While some scientists believed the object was a cloud of hydrogen gas that would be torn apart in a fiery show, Andrea Ghez from UCLA and her team proved it was much more interesting.
“G2 survived and continues happily on its orbit; a gas cloud would not do that,” said Ghez. “G2 was completely unaffected by the black hole; no fireworks.”
Instead, the team has demonstrated it is a pair of binary stars that had been orbiting the black hole in tandem and merged together into an extremely large star, cloaked in gas and dust, and choreographed by the black hole’s powerful gravitational field.
“G2 is not alone,” said Ghez. “We’re seeing a new class of stars near the black hole and as a consequence of the black hole.”
Ghez and her colleagues Gunther Witzel and Mark Morris, both from UCLA, studied the event with both of the 10-meter telescopes at Keck Observatory.
Keck Observatory employs a powerful technology called adaptive optics, which Ghez helped pioneer, to correct the distorting effects of Earth’s atmosphere in real time and to reveal the region of space around the black hole. With adaptive optics, Ghez and her colleagues have revealed many surprises about the environment’s surrounding supermassive black holes, discovering, for example, young stars where none were expected and seeing a lack of old stars where many were anticipated.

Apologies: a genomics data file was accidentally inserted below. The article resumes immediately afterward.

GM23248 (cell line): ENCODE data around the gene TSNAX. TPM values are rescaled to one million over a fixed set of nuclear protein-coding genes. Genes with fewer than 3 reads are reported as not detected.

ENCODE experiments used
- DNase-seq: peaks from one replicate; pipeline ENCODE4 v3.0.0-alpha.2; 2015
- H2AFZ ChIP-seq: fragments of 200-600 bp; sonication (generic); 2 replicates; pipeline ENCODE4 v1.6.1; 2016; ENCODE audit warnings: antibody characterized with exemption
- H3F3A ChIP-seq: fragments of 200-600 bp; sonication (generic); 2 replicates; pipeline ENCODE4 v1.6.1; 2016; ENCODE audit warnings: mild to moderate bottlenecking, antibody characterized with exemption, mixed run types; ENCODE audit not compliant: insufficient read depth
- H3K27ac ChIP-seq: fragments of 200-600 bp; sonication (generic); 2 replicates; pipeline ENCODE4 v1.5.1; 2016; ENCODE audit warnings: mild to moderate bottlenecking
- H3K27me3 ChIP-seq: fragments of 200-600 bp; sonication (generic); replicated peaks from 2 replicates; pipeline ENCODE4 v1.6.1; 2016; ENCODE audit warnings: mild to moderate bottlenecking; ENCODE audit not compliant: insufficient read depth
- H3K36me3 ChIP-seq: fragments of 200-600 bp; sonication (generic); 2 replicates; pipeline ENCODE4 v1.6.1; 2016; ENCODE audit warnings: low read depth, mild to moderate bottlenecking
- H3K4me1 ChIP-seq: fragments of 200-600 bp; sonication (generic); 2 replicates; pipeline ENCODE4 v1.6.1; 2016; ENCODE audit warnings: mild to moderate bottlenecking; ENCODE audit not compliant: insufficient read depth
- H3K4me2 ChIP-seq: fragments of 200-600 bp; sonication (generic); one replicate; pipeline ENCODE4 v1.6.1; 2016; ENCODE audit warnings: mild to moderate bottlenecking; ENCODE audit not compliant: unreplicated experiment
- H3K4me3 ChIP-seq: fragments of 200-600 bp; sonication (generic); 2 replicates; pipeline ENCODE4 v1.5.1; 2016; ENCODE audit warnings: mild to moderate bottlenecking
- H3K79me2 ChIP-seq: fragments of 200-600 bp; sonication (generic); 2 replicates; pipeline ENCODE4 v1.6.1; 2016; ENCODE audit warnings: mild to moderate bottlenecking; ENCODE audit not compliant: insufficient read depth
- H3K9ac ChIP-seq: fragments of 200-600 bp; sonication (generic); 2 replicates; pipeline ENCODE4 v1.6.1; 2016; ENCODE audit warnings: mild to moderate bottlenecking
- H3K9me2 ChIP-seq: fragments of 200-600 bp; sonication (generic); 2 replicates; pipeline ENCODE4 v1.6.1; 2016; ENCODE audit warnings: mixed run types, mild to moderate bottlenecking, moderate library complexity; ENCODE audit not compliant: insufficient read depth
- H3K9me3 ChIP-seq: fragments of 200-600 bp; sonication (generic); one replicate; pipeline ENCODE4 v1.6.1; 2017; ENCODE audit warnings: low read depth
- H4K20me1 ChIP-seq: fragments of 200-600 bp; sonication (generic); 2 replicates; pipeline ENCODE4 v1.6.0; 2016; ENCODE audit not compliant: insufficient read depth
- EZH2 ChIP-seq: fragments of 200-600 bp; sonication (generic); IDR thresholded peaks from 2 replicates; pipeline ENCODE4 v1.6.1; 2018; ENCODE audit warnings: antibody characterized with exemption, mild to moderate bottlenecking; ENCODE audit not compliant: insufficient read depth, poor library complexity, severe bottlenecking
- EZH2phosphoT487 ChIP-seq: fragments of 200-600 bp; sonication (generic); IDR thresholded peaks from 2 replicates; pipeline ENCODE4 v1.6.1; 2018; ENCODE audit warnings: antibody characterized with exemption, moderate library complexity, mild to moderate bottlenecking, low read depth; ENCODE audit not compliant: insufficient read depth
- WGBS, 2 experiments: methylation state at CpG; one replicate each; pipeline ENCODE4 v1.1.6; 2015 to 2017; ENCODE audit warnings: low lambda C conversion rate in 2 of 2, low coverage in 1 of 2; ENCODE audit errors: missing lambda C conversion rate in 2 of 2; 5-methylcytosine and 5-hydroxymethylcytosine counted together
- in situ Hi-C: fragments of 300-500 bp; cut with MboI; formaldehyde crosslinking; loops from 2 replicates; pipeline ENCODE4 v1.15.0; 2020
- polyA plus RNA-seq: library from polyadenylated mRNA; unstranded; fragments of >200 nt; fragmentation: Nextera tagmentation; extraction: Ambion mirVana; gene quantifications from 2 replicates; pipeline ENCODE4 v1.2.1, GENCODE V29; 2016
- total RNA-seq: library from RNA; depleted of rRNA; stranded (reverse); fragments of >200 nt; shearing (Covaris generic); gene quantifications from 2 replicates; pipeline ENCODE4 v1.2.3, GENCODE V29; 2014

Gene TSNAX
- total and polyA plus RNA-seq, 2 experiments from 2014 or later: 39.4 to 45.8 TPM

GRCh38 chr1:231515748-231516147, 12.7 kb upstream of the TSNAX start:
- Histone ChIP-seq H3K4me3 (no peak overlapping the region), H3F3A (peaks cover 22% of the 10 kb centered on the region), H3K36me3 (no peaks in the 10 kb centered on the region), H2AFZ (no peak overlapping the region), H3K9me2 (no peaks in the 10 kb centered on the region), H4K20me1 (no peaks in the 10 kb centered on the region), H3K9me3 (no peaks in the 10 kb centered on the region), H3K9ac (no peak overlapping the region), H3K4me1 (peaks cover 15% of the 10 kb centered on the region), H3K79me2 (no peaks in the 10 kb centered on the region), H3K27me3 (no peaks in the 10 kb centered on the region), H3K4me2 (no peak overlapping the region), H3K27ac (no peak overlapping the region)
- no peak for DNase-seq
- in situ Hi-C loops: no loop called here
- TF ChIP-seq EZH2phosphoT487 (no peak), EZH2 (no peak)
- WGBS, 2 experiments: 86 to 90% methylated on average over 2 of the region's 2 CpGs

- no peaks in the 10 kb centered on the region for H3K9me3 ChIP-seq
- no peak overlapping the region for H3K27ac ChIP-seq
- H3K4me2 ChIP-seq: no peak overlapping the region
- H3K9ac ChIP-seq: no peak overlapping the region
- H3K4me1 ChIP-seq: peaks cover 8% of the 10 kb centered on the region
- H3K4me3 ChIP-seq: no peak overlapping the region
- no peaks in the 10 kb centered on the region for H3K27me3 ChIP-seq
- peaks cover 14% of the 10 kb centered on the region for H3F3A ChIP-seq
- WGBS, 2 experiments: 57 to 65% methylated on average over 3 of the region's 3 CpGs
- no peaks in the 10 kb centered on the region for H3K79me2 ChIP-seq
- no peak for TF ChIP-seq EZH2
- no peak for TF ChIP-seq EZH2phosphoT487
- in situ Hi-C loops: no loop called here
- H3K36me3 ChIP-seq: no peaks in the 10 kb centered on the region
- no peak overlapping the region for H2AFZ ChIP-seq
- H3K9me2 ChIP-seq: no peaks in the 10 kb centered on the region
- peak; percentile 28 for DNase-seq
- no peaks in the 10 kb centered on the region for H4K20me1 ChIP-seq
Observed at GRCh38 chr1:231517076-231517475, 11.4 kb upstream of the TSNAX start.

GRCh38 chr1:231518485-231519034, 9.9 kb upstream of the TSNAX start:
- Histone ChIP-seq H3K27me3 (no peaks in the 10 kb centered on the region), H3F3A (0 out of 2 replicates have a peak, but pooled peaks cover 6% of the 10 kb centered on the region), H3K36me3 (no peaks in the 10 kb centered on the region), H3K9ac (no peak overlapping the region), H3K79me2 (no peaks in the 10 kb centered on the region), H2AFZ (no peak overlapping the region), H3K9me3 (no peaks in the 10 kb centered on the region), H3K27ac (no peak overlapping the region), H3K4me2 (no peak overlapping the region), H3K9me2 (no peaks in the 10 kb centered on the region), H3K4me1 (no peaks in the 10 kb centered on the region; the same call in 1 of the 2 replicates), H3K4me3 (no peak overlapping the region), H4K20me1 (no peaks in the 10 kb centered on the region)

“The Keck Observatory has been the leader in adaptive optics for more than a decade and has enabled us to achieve tremendous progress in correcting the distorting effects of the Earth’s atmosphere using high-angular resolution imaging techniques,” Ghez said.
The researchers wouldn’t have been able to arrive at their conclusions without the Keck’s advanced technology. “It is a result that in its precision was possible only with these incredible tools, the Keck Observatory’s 10-meter telescopes,” Witzel said.
“We are seeing phenomena about black holes that you can’t watch anywhere else in the universe,” Ghez added. “We are starting to understand the physics of black holes in a way that has never been possible before and is possible only at the center of the galaxy.”
Massive stars in our galaxy, she noted, primarily come in pairs. When the two stars merge into one, the star expands for more than 1,000,000 years “before it settles back down,” Ghez said. “This may be happening more than we thought; the stars at the center of the galaxy are massive and mostly binaries. It’s possible that many of the stars we’ve been watching and not understanding may be the end product of a merger that are calm now.”
G2, in that explosive stage now, has been an object of fascination. “Its closest approach to the black hole was one of the most watched events in astronomy in my career,” Ghez said.
G2 makes an unusual 300-year elliptical orbit around the black hole, and Ghez’s group calculated its closest approach occurred this summer — later than other astronomers believed — and they were in place at Keck Observatory to gather the data.
Black holes, which form out of the collapse of matter, have such high density that nothing can escape their gravitational pull, not even light. They cannot be seen directly, but their influence on nearby stars is visible and provides a signature, said Ghez.